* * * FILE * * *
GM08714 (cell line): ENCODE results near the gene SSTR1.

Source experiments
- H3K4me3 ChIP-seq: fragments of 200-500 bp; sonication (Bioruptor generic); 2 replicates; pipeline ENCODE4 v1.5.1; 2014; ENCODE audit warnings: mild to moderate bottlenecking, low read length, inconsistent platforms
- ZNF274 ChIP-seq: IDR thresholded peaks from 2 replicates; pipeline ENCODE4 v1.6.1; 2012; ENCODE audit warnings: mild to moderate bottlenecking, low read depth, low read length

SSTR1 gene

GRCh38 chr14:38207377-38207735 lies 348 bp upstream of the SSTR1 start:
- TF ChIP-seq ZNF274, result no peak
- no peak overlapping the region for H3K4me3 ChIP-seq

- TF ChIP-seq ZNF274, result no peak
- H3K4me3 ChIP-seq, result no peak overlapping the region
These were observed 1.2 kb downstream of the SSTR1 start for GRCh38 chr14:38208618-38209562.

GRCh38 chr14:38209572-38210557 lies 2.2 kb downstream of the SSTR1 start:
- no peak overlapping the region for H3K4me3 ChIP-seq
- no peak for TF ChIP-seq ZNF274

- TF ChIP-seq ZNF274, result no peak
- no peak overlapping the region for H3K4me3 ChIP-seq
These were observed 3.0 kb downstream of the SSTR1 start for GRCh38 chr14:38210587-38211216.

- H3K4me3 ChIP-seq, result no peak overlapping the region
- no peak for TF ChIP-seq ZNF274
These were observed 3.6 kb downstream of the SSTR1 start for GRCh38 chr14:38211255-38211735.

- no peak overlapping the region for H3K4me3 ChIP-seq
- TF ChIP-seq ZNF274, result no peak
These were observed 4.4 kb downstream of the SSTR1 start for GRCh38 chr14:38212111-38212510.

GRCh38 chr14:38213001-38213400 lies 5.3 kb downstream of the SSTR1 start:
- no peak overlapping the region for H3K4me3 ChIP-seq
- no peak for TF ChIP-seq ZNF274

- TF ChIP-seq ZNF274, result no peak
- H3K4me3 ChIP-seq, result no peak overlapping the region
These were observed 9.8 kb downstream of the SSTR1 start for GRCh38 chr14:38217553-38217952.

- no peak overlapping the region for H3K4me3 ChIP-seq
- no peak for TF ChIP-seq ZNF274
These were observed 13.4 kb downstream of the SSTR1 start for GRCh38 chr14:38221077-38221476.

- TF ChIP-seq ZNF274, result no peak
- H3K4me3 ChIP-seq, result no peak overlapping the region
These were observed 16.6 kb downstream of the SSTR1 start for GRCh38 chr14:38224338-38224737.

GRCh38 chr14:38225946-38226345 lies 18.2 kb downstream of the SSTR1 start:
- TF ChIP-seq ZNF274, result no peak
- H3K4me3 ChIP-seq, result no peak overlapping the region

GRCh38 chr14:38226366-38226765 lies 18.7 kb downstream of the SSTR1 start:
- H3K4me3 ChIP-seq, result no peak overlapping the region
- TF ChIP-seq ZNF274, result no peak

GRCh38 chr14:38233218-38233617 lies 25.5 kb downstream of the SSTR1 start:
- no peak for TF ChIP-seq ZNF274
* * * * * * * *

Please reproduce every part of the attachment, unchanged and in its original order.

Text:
GM08714 (cell line): ENCODE results near the gene SSTR1.

Source experiments
- H3K4me3 ChIP-seq: fragments of 200-500 bp; sonication (Bioruptor generic); 2 replicates; pipeline ENCODE4 v1.5.1; 2014; ENCODE audit warnings: mild to moderate bottlenecking, low read length, inconsistent platforms
- ZNF274 ChIP-seq: IDR thresholded peaks from 2 replicates; pipeline ENCODE4 v1.6.1; 2012; ENCODE audit warnings: mild to moderate bottlenecking, low read depth, low read length

SSTR1 gene

GRCh38 chr14:38207377-38207735 lies 348 bp upstream of the SSTR1 start:
- TF ChIP-seq ZNF274, result no peak
- no peak overlapping the region for H3K4me3 ChIP-seq

- TF ChIP-seq ZNF274, result no peak
- H3K4me3 ChIP-seq, result no peak overlapping the region
These were observed 1.2 kb downstream of the SSTR1 start for GRCh38 chr14:38208618-38209562.

GRCh38 chr14:38209572-38210557 lies 2.2 kb downstream of the SSTR1 start:
- no peak overlapping the region for H3K4me3 ChIP-seq
- no peak for TF ChIP-seq ZNF274

- TF ChIP-seq ZNF274, result no peak
- no peak overlapping the region for H3K4me3 ChIP-seq
These were observed 3.0 kb downstream of the SSTR1 start for GRCh38 chr14:38210587-38211216.

- H3K4me3 ChIP-seq, result no peak overlapping the region
- no peak for TF ChIP-seq ZNF274
These were observed 3.6 kb downstream of the SSTR1 start for GRCh38 chr14:38211255-38211735.

- no peak overlapping the region for H3K4me3 ChIP-seq
- TF ChIP-seq ZNF274, result no peak
These were observed 4.4 kb downstream of the SSTR1 start for GRCh38 chr14:38212111-38212510.

GRCh38 chr14:38213001-38213400 lies 5.3 kb downstream of the SSTR1 start:
- no peak overlapping the region for H3K4me3 ChIP-seq
- no peak for TF ChIP-seq ZNF274

- TF ChIP-seq ZNF274, result no peak
- H3K4me3 ChIP-seq, result no peak overlapping the region
These were observed 9.8 kb downstream of the SSTR1 start for GRCh38 chr14:38217553-38217952.

- no peak overlapping the region for H3K4me3 ChIP-seq
- no peak for TF ChIP-seq ZNF274
These were observed 13.4 kb downstream of the SSTR1 start for GRCh38 chr14:38221077-38221476.

- TF ChIP-seq ZNF274, result no peak
- H3K4me3 ChIP-seq, result no peak overlapping the region
These were observed 16.6 kb downstream of the SSTR1 start for GRCh38 chr14:38224338-38224737.

GRCh38 chr14:38225946-38226345 lies 18.2 kb downstream of the SSTR1 start:
- TF ChIP-seq ZNF274, result no peak
- H3K4me3 ChIP-seq, result no peak overlapping the region

GRCh38 chr14:38226366-38226765 lies 18.7 kb downstream of the SSTR1 start:
- H3K4me3 ChIP-seq, result no peak overlapping the region
- TF ChIP-seq ZNF274, result no peak

GRCh38 chr14:38233218-38233617 lies 25.5 kb downstream of the SSTR1 start:
- no peak for TF ChIP-seq ZNF274